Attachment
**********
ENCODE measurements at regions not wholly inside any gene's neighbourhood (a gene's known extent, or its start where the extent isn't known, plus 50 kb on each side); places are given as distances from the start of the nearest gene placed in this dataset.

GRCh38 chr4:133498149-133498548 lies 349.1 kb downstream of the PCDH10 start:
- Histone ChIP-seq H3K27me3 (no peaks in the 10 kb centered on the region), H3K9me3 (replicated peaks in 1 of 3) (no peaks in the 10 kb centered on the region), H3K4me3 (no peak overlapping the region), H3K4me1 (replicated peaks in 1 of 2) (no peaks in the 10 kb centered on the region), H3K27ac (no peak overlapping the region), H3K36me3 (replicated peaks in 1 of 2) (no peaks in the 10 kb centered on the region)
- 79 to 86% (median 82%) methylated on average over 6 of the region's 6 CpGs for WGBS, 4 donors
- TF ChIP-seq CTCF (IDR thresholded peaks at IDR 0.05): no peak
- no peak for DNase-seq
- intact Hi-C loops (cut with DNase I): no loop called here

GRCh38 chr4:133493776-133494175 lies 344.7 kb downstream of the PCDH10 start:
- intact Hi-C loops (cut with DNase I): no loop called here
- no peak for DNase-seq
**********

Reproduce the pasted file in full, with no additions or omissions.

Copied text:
ENCODE measurements at regions not wholly inside any gene's neighbourhood (a gene's known extent, or its start where the extent isn't known, plus 50 kb on each side); places are given as distances from the start of the nearest gene placed in this dataset.

GRCh38 chr4:133498149-133498548 lies 349.1 kb downstream of the PCDH10 start:
- Histone ChIP-seq H3K27me3 (no peaks in the 10 kb centered on the region), H3K9me3 (replicated peaks in 1 of 3) (no peaks in the 10 kb centered on the region), H3K4me3 (no peak overlapping the region), H3K4me1 (replicated peaks in 1 of 2) (no peaks in the 10 kb centered on the region), H3K27ac (no peak overlapping the region), H3K36me3 (replicated peaks in 1 of 2) (no peaks in the 10 kb centered on the region)
- 79 to 86% (median 82%) methylated on average over 6 of the region's 6 CpGs for WGBS, 4 donors
- TF ChIP-seq CTCF (IDR thresholded peaks at IDR 0.05): no peak
- no peak for DNase-seq
- intact Hi-C loops (cut with DNase I): no loop called here

GRCh38 chr4:133493776-133494175 lies 344.7 kb downstream of the PCDH10 start:
- intact Hi-C loops (cut with DNase I): no loop called here
- no peak for DNase-seq